Students in a Childhood and Human Services course worked this spring semester with two local nonprofits to create programs and activities that will carry on long after they leave the classroom.
Family Abuse Services, which assists women and children who are victims of domestic violence, and CrossRoads Sexual Assault Response and Resource Center partnered with associate professor Judy Esposito to provide a “learning lab” of sorts for students whose work would assist the organizations for years to come.
And twice this week, the class – divided into groups to assist the agencies – presented their suggestions to leaders of both Alamance County nonprofits.
“While working at CrossRoads, my group noticed what a struggle it is for advocates to continuously update their techniques for working with children,” said Elon senior Catherine Parsons, whose group shared their project with CrossRoads representatives on May 4. “Our goal for our semester long project was to create a book of games for the advocates to use as a supplement in their sessions.
“Games were created to improve self-esteem, teach personal safety, and allow children to identify their feelings,” she added. “We hope they’ll aid victims of sexual abuse in the healing process.”
A student who presented May 6 to the executive director of Family Abuse Services said her group discovered a need for child and family-centered activities at the shelter.
“Both volunteers and parents struggled to keep the children entertained, and by creating the activities book, ABC’s of FAS, we were able to give options as to what they can do,” said junior Laura Edelman. “We knew there was a lack of funding, and we also didn’t want these activities to require funding, so we worked on creating activities that were cost-free. Some examples of this include: dance, exercise, labyrinth, nature walk, jungle gym, outdoor activities, hide and seek, and reading.”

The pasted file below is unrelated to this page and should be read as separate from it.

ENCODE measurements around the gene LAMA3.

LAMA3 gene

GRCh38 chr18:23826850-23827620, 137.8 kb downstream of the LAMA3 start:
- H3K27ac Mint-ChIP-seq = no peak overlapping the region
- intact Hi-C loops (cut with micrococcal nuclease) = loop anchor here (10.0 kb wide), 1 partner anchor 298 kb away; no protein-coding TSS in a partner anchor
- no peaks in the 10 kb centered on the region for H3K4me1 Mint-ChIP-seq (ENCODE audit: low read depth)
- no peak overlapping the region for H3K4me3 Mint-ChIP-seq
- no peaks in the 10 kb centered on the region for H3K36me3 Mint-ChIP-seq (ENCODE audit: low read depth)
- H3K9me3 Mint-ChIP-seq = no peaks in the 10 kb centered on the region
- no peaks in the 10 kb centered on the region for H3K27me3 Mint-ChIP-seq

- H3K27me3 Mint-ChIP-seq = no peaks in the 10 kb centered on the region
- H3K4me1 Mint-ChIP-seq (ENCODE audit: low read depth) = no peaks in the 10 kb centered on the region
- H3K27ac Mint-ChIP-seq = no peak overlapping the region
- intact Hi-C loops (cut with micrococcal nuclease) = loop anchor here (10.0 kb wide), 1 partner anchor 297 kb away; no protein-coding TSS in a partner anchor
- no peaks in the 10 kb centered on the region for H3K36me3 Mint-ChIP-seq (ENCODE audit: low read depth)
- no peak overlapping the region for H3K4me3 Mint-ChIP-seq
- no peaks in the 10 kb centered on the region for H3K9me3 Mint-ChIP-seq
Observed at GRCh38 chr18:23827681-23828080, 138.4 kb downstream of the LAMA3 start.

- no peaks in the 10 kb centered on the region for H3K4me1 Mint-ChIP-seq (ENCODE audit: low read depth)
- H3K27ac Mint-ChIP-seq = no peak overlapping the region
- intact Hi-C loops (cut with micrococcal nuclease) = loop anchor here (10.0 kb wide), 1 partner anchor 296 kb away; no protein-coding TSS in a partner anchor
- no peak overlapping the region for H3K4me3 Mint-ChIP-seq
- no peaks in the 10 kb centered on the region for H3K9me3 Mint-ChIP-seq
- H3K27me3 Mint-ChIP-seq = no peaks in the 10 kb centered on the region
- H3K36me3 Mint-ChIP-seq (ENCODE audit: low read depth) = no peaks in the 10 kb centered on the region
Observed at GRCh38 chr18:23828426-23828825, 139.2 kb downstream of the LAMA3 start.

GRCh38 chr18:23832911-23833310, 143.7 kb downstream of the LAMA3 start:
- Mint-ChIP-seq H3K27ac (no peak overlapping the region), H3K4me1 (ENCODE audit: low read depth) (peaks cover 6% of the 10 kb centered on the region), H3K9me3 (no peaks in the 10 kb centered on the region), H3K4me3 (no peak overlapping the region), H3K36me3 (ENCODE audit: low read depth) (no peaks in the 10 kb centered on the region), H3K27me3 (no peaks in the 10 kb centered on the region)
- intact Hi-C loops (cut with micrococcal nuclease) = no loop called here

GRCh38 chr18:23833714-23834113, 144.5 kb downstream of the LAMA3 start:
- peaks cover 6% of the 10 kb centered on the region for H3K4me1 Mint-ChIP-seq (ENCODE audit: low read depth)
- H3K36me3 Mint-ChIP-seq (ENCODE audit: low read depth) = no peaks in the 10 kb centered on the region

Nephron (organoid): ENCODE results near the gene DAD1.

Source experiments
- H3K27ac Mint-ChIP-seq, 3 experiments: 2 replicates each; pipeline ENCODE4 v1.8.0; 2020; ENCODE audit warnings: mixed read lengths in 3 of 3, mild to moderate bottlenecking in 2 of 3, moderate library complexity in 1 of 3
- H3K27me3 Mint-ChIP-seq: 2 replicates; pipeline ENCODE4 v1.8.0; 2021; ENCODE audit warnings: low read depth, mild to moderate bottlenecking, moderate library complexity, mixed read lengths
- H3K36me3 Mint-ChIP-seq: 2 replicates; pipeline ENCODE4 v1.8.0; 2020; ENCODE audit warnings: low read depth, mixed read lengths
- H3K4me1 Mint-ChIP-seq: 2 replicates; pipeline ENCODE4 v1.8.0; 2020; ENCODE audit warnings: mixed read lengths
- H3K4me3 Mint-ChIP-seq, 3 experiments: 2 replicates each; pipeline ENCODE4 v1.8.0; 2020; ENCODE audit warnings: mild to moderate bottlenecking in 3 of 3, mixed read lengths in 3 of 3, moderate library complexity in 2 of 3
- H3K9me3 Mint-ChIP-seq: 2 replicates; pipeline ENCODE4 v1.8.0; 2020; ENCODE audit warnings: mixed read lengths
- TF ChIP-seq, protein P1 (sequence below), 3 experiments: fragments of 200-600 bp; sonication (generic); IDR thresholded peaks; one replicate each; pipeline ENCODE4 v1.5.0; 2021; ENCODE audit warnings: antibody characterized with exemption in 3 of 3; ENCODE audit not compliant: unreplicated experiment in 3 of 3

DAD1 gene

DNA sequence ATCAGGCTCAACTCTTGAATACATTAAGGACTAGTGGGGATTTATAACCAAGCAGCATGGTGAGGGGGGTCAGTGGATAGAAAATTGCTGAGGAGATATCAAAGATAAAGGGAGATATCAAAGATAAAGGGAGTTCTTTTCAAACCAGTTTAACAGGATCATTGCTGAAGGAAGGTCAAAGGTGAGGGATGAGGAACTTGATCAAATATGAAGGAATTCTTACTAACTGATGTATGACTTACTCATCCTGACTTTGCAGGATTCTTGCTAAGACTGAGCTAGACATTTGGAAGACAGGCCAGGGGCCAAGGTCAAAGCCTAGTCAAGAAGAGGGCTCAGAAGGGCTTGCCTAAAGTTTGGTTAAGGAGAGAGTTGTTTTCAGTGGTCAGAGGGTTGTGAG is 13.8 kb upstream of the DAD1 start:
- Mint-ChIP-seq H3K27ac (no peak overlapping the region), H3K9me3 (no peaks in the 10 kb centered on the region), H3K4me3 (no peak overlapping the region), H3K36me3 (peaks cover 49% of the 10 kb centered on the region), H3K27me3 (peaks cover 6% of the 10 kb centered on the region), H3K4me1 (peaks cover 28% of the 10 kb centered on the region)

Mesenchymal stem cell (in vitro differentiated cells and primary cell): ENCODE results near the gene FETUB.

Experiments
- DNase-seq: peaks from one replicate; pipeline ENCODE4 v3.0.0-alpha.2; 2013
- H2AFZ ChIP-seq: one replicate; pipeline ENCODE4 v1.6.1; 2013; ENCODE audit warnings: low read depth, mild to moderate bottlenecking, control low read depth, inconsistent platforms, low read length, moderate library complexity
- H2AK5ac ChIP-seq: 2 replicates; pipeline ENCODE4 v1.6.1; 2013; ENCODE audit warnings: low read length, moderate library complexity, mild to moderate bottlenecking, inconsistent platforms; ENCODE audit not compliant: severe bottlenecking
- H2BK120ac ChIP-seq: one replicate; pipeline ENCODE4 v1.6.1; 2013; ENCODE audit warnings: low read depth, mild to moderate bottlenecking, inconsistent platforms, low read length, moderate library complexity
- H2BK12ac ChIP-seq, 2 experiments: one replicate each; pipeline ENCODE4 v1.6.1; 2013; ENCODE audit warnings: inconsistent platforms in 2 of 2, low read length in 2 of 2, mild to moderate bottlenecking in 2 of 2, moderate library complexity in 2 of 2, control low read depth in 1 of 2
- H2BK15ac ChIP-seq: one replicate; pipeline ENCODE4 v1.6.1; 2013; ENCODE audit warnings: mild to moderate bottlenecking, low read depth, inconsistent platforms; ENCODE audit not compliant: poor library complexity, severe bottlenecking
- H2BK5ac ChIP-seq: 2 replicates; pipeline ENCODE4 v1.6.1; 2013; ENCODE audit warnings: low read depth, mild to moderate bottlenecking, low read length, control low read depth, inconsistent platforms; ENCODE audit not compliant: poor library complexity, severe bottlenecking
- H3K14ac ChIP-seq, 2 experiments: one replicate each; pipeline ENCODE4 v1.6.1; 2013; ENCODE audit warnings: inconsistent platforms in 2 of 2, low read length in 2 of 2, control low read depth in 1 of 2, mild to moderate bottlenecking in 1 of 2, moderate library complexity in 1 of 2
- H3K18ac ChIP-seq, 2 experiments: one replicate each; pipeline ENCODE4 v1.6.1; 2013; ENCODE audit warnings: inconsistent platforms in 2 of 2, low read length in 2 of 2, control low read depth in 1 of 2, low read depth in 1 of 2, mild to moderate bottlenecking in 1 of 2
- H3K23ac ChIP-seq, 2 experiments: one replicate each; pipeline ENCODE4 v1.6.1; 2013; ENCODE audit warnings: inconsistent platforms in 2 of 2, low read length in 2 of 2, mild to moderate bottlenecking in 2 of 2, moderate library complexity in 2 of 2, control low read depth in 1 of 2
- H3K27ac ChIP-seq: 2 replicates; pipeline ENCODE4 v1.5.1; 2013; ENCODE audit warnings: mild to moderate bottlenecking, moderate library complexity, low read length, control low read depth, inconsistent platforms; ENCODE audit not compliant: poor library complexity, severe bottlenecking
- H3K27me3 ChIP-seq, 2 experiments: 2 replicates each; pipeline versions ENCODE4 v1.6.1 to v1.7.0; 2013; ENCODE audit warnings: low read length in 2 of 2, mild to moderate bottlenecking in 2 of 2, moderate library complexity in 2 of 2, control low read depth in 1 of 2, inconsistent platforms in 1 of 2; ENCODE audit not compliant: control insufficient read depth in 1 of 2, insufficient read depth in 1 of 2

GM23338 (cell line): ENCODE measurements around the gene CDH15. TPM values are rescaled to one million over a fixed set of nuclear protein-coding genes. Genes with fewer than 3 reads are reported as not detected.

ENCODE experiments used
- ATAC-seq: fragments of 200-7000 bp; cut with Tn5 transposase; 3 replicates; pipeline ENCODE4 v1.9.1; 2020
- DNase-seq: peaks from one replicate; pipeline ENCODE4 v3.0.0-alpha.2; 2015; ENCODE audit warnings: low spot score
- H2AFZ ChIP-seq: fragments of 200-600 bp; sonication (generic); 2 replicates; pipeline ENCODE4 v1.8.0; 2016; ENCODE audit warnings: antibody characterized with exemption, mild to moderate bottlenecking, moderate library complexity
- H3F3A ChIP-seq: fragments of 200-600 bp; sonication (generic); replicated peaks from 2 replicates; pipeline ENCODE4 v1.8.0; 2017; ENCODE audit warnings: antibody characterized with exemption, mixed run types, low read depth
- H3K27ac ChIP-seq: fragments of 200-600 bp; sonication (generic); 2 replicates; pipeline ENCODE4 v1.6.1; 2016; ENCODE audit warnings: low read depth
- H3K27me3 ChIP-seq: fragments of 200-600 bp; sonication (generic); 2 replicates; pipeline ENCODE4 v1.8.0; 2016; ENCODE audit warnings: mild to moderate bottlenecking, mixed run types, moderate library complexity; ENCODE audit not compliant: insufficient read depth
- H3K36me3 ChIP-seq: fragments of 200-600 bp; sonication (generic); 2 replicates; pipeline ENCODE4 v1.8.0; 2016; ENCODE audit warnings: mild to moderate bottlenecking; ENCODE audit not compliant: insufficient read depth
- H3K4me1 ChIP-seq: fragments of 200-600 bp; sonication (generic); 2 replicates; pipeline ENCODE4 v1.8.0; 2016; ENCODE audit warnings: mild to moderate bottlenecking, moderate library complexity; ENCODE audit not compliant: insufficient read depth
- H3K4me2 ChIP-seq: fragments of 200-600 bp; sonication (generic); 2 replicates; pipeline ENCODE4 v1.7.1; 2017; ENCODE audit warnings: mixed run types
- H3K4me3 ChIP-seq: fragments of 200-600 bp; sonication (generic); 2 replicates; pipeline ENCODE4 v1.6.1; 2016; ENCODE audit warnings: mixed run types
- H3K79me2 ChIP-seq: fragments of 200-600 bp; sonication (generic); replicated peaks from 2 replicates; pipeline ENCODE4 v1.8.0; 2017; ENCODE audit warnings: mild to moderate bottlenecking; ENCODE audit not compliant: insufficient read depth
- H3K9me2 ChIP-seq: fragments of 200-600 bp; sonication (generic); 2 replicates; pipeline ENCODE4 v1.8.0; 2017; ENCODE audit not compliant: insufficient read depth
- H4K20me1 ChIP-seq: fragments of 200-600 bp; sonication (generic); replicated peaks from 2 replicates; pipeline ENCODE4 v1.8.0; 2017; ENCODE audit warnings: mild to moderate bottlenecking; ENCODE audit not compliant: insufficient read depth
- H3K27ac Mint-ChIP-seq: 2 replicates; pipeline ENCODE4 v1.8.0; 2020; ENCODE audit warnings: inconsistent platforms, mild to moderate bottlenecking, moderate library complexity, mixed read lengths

Nonprofit administrators said they appreciate the insight students bring to their agencies. And with limited funding, they said, have a sustainable project – one that requires little or no continued funding once the project is implemented – brings added value to the partnership.
“It was good to have students who have fresh eyes on things,” said Sam Parker, executive director of Family Abuse Services, which houses domestic violence victims, including children, for up to a few months. “They challenged staff to take another look at what they’d been seeing.”
The partnerships were a learning experience for both groups.
“The biggest lessons I learned were the way an issue, such as sexual assault, affects not only the victim, but those around the victim,” said sophomore Emily Wise. “Being part of a service-learning course at CrossRoads definitely opened my eyes to a whole new sector of nonprofit work.”